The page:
VoiceOver is a great tool, but it can have a learning curve. There’s a trick to quickly and easily turn VoiceOver Off and On, so you can use it when you want and turn it off when you don’t need it.
But first, let’s back up and talk about what is VoiceOver. VoiceOver (or TalkBack for Android users) is a screen reader that is part of the built-in accessibility features in iOS. When VoiceOver is turned on, it will read all of the text on your screen, plus it can describe buttons, links, and images.
VoiceOver has a lot of handy features that will aid you in using your iPhone with sight loss. It works with gestures, and the most basic is the swipe right. Once you have VoiceOver turned on (and I’ll tell you how to do that below), simply swipe your finger to the right across the screen to hear the next piece of text.
To get to the next paragraph, swipe right.
To skip past something, swipe right.
To get to the next bulleted item, swipe right.
You get the idea. I’ll give you a few more tips for using basic VoiceOver gestures below, but first let’s get you set up so you can turn VoiceOver off and on quickly and easily.
Turn VoiceOver On and Off with a Triple-Click
If you’re just learning VoiceOver for yourself or if you have a friend or family member who is learning VoiceOver, the best way to get started is to know how to quickly and easily turn it on and off. You can set up your iPhone to have a shortcut that allows you to triple click the home button (if you have one) or the side button to toggle VoiceOver off and on.
Watch this video to learn how to toggle VoiceOver off and on with a triple-click.
Knowing how to easily turn VoiceOver off and on can give you confidence to keep practicing with VoiceOver. Many people find themselves stuck in a VoiceOver loop because a webpage or app hasn’t been optimized to work with VoiceOver. If you know how to turn VoiceOver off, you’ll have peace of mind that you can go back to using your phone without the screen reader on.
Here’s how to set up the triple-click on your iPhone:
- Go to Settings on your iPhone.
- Select Accessibility.
- VoiceOver is the first option, but don’t go there right now. Keep scrolling down to the very bottom of the screen and select Accessibility Shortcuts.
- Select VoiceOver, which is the third option from the bottom. A check mark will appear next to VoiceOver.
- Test that it works by triple clicking your home button or the side button to turn VoiceOver on and then back off.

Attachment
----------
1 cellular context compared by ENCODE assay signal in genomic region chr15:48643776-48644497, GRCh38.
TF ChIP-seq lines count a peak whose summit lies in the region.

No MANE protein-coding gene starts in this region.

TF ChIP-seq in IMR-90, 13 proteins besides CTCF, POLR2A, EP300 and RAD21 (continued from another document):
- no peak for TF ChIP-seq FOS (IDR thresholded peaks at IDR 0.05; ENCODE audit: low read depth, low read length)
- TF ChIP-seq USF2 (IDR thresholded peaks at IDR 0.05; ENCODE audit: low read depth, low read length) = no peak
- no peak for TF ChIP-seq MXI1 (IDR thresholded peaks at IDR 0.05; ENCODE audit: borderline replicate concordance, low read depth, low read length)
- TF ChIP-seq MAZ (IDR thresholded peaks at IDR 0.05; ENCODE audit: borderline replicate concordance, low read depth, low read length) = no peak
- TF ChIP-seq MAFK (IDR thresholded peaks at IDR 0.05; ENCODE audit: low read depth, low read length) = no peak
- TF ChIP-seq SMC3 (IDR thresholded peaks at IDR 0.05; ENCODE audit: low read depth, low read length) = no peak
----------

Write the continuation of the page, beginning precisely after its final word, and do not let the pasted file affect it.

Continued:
Once the triple-click shortcut is set up, learn a few basic VoiceOver gestures to help you make the most of this iPhone accessibility feature.
Learning Basic VoiceOver Gestures
When VoiceOver is turned on, you will navigate your phone using a series of gestures. We already talked about the swipe right gesture. When you swipe right, VoiceOver will read whatever is next.
Two other gestures to know are the double-tap and the swipe left.
Double tapping with VoiceOver is like clicking without VoiceOver. You can double tap a link or a button to click it. Once VoiceOver says Link or Button, you can double tap anywhere on the screen. If you have some useable eyesight and you’re also using VoiceOver, you can touch a link or button to get VoiceOver to focus there, then double tap to click.
Swipe left is very similar to swipe right, and you may have already guessed what it’s for. Use the swipe left to go back.
To recap, if you know how to swipe right, swipe left, and double-tap, you’ll be well on your way to using VoiceOver. There are lots of other gestures that you can use. Here’s a great video from Hadley Institute about some other beginning VoiceOver gestures.
Using VoiceOver with WayAround
VoiceOver is what makes the WayAround app read the information on your WayTags out loud. Use the triple-click to quickly turn on VoiceOver when you’re ready to read a WayTag.
WayAround works with the accessibility settings on your smart device. If you have large text, bold font, inverted colors, or another accessibility setting, WayAround will give you the information on your WayTags according to the settings on your iPhone.
If you think you could benefit from having your phone read aloud what is on the screen, give VoiceOver a try.